Two Southeast Arkansas counties are among the least healthy counties in a state ranked among the least healthy in the nation, according to two separate health reports.

Arkansas, according to a United Health Foundation report, is 48th healthiest state in the nation. And Chicot and Desha counties are the 68th and 69th healthiest of Arkansas’ 75 counties, according to a recent report released by the Robert Wood Johnson Foundation and the University of Wisconsin Population Health Institute.

Benton County is the state’s healthiest county. Washington and Faulkner counties claim the second and third spots respectively, with Saline, Boone, Madison, Pike and Sevier counties rounding out the top eight. At the other end of the spectrum, Ouachita County ranks as the least healthy, followed by Phillips, Mississippi, Poinsett, Lafayette, Crittenden, Desha and Chicot counties.

Comparing only Southeast Arkansas counties, Lincoln County ranks as the healthiest at 27th followed closely by Bradley County at 28 while Drew County was ranked 34 and Ashley County was ranked 50.

The County Health Rankings rank the overall health of nearly every county in all 50 states.

Nationally, the data revealed that unhealthy counties have more than twice the rate of premature deaths than healthy ones and childhood poverty rates are twice as high in unhealthy counties as the rate is in healthy ones.

Premature death was based on the years of potential life lost before reaching the age of 75 per 100,000 population. The state average is 9,290 and the national average of 5,317. The premature death rate in Southeast Arkansas counties:

Lincoln County — 8,897
Bradley County — 9,604
Drew County — 9,634
Ashley County — 10,381
Chicot County — 11,700
Desha County — 12,344

Comparing morbidity (incidence of illness) rates, Chicot County ranked 75, Desha County ranked 71,  Ashley County ranked 52, Lincoln County ranked 47, Drew County ranked 42, and Bradley County ranked 29th.

The rankings allow counties to see how they compare to other counties within the state based on a range of factors that influence health including smoking, excessive consumption of alcohol, obesity, education, vehicle crash death rate, sexually transmitted infections, clinical care,  and physical environment, which takes into account environmental aspects such as air and water quality, mass transportation and density of fast food establishments.

Comparing behaviors that impact health, Ashley County has the largest percentage of adult smokers at 26 percent, followed by Desha County with 24 percent, Lincoln County with 23 percent and Drew County with 21 percent. Bradley County has the lowest percentage at 17 percent. The state average is 23 percent. Data was not available for Chicot County. The rates were based on 2005 to 2011 data.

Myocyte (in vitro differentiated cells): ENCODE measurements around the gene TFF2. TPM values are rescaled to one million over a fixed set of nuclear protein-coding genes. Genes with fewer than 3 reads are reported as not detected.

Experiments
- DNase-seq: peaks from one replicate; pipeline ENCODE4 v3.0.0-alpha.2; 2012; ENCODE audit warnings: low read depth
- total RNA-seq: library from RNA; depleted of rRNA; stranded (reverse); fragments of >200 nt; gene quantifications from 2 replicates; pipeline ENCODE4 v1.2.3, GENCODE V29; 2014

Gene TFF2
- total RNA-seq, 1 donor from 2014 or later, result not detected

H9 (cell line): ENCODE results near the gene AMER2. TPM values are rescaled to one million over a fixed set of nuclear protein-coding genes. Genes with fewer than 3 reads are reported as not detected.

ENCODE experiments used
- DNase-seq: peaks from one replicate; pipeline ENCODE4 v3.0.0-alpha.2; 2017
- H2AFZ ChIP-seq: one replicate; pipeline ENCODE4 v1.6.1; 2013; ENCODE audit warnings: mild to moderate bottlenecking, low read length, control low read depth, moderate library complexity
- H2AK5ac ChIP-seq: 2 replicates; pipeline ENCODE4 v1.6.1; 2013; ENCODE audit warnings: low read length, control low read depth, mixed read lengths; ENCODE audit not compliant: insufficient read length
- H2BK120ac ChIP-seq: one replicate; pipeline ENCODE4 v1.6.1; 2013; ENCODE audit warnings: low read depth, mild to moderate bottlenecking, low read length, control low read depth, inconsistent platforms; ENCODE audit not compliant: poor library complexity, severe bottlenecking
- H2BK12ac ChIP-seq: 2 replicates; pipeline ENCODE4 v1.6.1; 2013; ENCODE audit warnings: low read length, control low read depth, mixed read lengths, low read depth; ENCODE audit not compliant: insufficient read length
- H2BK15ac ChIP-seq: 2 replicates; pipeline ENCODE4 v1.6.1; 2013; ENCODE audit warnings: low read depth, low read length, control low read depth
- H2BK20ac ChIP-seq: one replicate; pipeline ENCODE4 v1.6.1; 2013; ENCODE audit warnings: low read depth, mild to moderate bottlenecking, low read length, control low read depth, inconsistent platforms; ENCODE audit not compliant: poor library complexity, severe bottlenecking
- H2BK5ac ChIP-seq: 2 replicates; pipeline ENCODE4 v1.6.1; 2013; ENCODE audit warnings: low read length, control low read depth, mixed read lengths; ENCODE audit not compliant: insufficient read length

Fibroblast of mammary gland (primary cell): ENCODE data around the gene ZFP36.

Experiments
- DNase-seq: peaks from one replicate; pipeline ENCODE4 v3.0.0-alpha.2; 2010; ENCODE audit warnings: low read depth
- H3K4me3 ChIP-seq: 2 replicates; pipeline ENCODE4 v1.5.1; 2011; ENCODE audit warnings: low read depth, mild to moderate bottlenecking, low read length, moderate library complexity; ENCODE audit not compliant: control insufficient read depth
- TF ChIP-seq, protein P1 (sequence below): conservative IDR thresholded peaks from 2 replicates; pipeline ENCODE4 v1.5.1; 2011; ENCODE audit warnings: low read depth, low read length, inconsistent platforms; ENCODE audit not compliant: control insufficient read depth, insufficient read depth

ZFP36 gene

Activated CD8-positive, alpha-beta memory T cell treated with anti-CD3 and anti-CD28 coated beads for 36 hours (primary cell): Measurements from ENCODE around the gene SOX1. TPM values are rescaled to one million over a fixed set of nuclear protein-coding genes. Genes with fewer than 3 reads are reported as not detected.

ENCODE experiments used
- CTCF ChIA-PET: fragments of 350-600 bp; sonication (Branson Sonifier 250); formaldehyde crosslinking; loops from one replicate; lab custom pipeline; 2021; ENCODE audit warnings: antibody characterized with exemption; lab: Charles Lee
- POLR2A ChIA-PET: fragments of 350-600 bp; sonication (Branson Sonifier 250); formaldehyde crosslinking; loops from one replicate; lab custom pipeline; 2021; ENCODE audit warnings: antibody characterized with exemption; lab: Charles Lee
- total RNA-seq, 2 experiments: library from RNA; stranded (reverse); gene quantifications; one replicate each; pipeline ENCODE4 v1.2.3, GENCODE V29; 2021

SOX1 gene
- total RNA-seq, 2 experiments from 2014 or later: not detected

Ashley County also has the highest adult obesity rate at 39 percent. Desha and Chicot counties’ adult obesity rates are both 38 percent, while Drew and Lincoln counties’ obesity rates are 36 percent. Bradley County’s adult obesity rate is at the state average of 32 percent. The rates are based on 2009 data.

Excessive alcohol consumption rate in all six counties is lower than the state average of 13 percent. Drew County has the highest rate with 12 percent and Bradley and Lincoln counties have the lowest rates at 4 and 5 percent respectively. The rates are based on 2005-2011 data.

The motor vehicle crash death rate in all six counties is higher than the state average of 23 (per 100,000 population). Desha County has the lowest rate at 24 while Bradley County has the highest at 34. Ashley and Chicot counties’ rates are both 33 while Lincoln County’s is 32 and Drew County’s is 31. The rates are based on 2004-201o data.

The rate of sexually transmitted infections is higher than the state average in five of the six counties. The state average is 529 (per 100,000 population). The rates in Southeast Arkansas are: Desha County at 884, Ashley County at 837, Drew County at 729, Chicot County at 610, Bradley County at 591, and Lincoln County at 368. The rates are based on 2o1o data from the National Center for HIV/AIDS, Viral Hepatitis, STD, and TB Prevention.

The teen birth rate is higher than the state average in five of the six counties. Only Drew County was below the state average of 59 (per 1,000 females between the ages of 15 and 19). Desha County has the highest rate at 87, followed by Bradley County at 77,  Chicot County at 75, Ashley County at 67, and Lincoln County at 61. Drew County had the lowest rate at 48. The rates are based on 2004-2010 data.

The report also compared clinical care, ranking Ashley County 31, Drew County 35, Chicot County 38, Lincoln County 47, Desha County 69 and Bradley County 70th of the state’s 75 counties. The rankings were based on the number of primary care physicians and dentists, mammography and diabetic screenings, and uninsured residents.

Drew County has the fewest uninsured residents at 19 percent while Bradley County has the most at 27 percent.

Based on 2011-2o12 data, Chicot County has the best population to primary care physician ratio of 1,073 to 1. At the other end of the spectrum Lincoln County’s population to primary care physician ratio is 14,100 to 1. Bradley County’s is 1,917 to 1, Drew County’s is 2,057 to 1, Desha County’s is 2,164 to 1, and Ashley County’s is 2,730 to 1. The state average is 1,613 to 1.